Under the whistleblower programme, in case a tip-off results in monetary sanctions of over $1 million, individuals concerned can get 10-30% of the sanctions collected
US Securities and Exchange Commission (SEC) has received as many as 18 whistleblower tip-offs from India during the 12-months to end-September. These tips were provided to the SEC for probing into various market related irregularities. UK topped the charts with 66 such tip-offs to SEC.
Overall, the SEC received more than 400 whistleblower tip-offs from various countries during the financial year 2013 (October 12-September 13).
The UK is followed by Canada at the second place with 62 tip-offs on instances of possible wrongdoings, China at 52, Russia at 20, India and Ireland 18 each and Australia at 15.
The annual report is prepared by the SEC staff as part of the US government whistleblower programme. The programme allows individuals to provide information on possible violations of securities regulation, without revealing their identity.
The regulator received 557 tip-offs related to corporate disclosures and financial reports, 553 on fraud, 525 information on manipulation and 196 concerning to insider trading, it said.
“Since the beginning of the whistleblower programme, the Commission has received whistleblower tip-offs from individuals in 68 countries outside the US. In fiscal year 2013 alone, the Commission received submissions from individuals in 55 foreign countries,” the report said.
Among other countries, SEC got 8 tip-offs each from Switzerland and Italy, seven from France, four from Singapore and one from Malaysia.
Besides, the number of tip-offs and complaints received by the US regulator increased to 3,238 in the fiscal year 2013 from the preceding fiscal.
Under the programme, in case a tip-off results in monetary sanctions of over $1 million, individuals concerned can get 10-30% of the sanctions collected.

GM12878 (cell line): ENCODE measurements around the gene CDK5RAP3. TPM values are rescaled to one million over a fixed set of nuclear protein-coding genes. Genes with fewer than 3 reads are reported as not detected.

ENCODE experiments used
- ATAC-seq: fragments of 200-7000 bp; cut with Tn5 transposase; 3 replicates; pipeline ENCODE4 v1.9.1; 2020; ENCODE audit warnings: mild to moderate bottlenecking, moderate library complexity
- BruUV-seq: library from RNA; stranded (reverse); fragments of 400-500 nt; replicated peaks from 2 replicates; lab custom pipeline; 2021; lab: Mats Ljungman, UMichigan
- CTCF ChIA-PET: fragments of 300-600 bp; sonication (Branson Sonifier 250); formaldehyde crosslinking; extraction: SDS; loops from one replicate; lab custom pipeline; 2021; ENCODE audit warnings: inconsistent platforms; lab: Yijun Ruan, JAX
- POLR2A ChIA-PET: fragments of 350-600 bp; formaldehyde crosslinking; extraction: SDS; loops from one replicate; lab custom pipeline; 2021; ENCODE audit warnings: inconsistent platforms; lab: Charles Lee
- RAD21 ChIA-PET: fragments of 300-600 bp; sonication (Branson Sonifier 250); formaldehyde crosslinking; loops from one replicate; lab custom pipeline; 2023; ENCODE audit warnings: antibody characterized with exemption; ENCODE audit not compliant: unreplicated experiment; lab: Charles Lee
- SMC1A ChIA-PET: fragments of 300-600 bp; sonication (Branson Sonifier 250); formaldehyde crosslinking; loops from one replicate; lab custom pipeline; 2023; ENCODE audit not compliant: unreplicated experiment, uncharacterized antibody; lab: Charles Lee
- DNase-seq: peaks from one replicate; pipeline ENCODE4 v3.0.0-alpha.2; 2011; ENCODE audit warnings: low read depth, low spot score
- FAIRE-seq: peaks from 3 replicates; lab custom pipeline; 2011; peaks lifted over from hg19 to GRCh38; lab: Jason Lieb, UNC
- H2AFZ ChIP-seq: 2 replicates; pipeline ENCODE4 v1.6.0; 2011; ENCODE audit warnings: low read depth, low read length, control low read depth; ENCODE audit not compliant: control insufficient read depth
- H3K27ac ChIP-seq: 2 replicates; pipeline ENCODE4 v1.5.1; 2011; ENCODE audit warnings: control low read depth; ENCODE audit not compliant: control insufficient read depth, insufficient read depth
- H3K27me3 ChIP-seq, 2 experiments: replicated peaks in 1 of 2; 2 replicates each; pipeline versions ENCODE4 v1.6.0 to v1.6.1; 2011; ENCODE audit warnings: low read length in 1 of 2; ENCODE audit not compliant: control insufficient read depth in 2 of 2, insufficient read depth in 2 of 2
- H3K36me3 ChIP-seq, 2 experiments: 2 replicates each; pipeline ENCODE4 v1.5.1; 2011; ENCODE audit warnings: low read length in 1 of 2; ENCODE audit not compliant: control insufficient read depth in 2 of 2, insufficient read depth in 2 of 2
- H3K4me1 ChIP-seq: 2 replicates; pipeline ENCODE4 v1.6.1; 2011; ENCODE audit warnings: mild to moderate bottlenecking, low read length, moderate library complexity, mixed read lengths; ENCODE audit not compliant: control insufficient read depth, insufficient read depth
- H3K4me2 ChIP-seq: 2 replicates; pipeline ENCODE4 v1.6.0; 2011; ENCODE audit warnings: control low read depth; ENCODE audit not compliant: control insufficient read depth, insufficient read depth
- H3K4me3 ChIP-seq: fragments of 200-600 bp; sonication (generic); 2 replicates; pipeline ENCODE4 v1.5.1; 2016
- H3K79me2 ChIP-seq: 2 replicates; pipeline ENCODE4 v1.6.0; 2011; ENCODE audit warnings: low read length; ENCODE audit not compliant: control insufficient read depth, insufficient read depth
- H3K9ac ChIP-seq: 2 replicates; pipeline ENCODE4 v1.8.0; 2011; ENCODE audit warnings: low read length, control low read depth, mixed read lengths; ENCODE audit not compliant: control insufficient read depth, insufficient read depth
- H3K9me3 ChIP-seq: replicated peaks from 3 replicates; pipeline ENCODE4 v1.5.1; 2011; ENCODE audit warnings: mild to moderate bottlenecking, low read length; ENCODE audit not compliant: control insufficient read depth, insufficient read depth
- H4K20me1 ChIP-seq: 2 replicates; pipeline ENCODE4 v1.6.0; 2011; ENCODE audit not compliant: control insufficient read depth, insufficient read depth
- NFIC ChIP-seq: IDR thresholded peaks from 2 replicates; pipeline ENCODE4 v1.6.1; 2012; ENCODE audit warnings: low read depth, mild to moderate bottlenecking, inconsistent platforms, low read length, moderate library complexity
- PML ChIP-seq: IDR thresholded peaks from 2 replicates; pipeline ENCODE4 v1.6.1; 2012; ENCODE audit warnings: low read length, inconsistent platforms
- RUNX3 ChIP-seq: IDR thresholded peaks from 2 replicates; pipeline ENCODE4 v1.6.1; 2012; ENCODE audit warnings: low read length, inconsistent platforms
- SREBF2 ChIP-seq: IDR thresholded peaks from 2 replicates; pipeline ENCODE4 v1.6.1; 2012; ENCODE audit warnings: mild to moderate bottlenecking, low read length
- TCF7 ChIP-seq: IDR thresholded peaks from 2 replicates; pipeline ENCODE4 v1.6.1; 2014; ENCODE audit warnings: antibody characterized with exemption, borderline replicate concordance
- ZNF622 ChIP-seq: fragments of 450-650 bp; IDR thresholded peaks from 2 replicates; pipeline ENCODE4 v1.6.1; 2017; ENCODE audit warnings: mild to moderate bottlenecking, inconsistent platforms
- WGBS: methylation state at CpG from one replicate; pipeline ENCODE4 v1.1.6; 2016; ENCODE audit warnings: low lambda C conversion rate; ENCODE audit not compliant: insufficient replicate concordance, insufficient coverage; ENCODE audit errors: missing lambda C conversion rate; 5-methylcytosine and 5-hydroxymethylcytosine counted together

The regulator paid over $14 million in awards during the year, the report added.
In an essay, Anand Mahindra says the world has a stake in India’s success not just because of the need for someone to pick up the slack from a slowing China
Anand Mahindra, chairman and managing director of Mahindra and Mahindra (M&M), India’s largest utility vehicle maker, feels that India cannot afford to emulate China. "The world has a stake in India’s success—and not just because of the need for someone to pick up the slack from a slowing China. Much of the developing world faces the same challenges India does. The solutions developed here—the answers to almost metaphysical questions about how societies should work and grow—will have worldwide relevance," he said in an essay complied by McKinsey & Co under its ‘Reimagining India’ series.
Sharing his views on India and China, Mahindra said, “If we continue to judge India’s progress by China’s, using metrics like foreign direct investment (FDI) and gross domestic product (GDP) growth, or statistics like the kilometres of highway and millions of apartments built, we will continue to be branded a laggard. India’s messy coalition governments are not suddenly about to become as efficient and decisive as China’s technocrat-led Politburo. Nor should that be the goal.”
“Moreover,” the M&M CMD said, “India simply cannot afford to grow like China has over the last two decades. In authoritarian, tightly controlled China, the costs of that headlong economic expansion are obvious. Unbreathable air and undrinkable milk, slick-palmed officials and oppressive factory bosses provoke tens of thousands of protests each year. In a society as diverse as India’s—driven by religious, community, and caste divides—those kinds of tensions can easily erupt in violence and disorder. Already the battle between haves and have-nots is driving a powerful rural insurgency across nearly a third of the country. Labour riots can turn into religious pogroms. Farmer protests can turn into class wars.”
Mahindra feels for India’s economy to expand as rapidly and yet more sustainably than China’s, we need to make our differences into virtues rather than vulnerabilities. He said, “For too long we have clung to a mind-set shaped by the early independence years, when the areas in the northwest and northeast had become Pakistan, and India’s first government was struggling to weave a patchwork of provinces and maharaja-run kingdoms into a nation. In those days, the risk that India might break apart was very real. One of India’s great accomplishments is that no one worries about that anymore. Indeed, the idea of a united India runs so broad and deep that it allows us to consider a counter-intuitive way of thinking about growth—that the best way to propel the economy may be to encourage different parts of the country to go their own way.”
Courtesy: McKinsey & Co
The CIC asked the PIO to find a way of giving duplicate sales deed marked as original along with a certificate. This is the 191st in a series of important RTI judgements given by former Central Information Commissioner Shailesh Gandhi